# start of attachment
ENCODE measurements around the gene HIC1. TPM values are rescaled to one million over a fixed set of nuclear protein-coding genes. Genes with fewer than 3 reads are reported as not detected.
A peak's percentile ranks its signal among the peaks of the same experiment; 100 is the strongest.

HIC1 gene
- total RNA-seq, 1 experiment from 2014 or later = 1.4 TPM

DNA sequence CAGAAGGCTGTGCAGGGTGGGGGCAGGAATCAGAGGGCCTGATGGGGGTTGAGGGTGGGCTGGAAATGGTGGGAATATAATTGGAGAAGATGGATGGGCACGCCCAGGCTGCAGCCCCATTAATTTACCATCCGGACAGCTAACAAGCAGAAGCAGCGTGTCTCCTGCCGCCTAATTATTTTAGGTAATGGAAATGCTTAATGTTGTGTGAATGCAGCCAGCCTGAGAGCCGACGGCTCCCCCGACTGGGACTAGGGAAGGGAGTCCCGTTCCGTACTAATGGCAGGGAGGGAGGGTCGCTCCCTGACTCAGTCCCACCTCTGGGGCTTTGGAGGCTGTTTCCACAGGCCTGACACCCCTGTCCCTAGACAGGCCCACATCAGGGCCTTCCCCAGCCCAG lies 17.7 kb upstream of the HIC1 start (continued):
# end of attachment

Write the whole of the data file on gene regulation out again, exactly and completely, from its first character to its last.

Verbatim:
ENCODE measurements around the gene HIC1. TPM values are rescaled to one million over a fixed set of nuclear protein-coding genes. Genes with fewer than 3 reads are reported as not detected.
A peak's percentile ranks its signal among the peaks of the same experiment; 100 is the strongest.

HIC1 gene
- total RNA-seq, 1 experiment from 2014 or later = 1.4 TPM

DNA sequence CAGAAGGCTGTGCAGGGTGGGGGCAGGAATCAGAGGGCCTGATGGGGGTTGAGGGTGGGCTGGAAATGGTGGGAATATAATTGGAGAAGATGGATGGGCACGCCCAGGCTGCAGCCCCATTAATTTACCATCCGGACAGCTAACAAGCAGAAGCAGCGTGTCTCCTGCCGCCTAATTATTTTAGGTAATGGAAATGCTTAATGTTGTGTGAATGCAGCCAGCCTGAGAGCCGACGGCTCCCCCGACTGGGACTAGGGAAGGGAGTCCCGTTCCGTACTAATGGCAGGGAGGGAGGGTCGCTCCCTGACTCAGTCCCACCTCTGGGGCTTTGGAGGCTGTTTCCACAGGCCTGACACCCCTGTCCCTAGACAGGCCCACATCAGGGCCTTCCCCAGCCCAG lies 17.7 kb upstream of the HIC1 start (continued):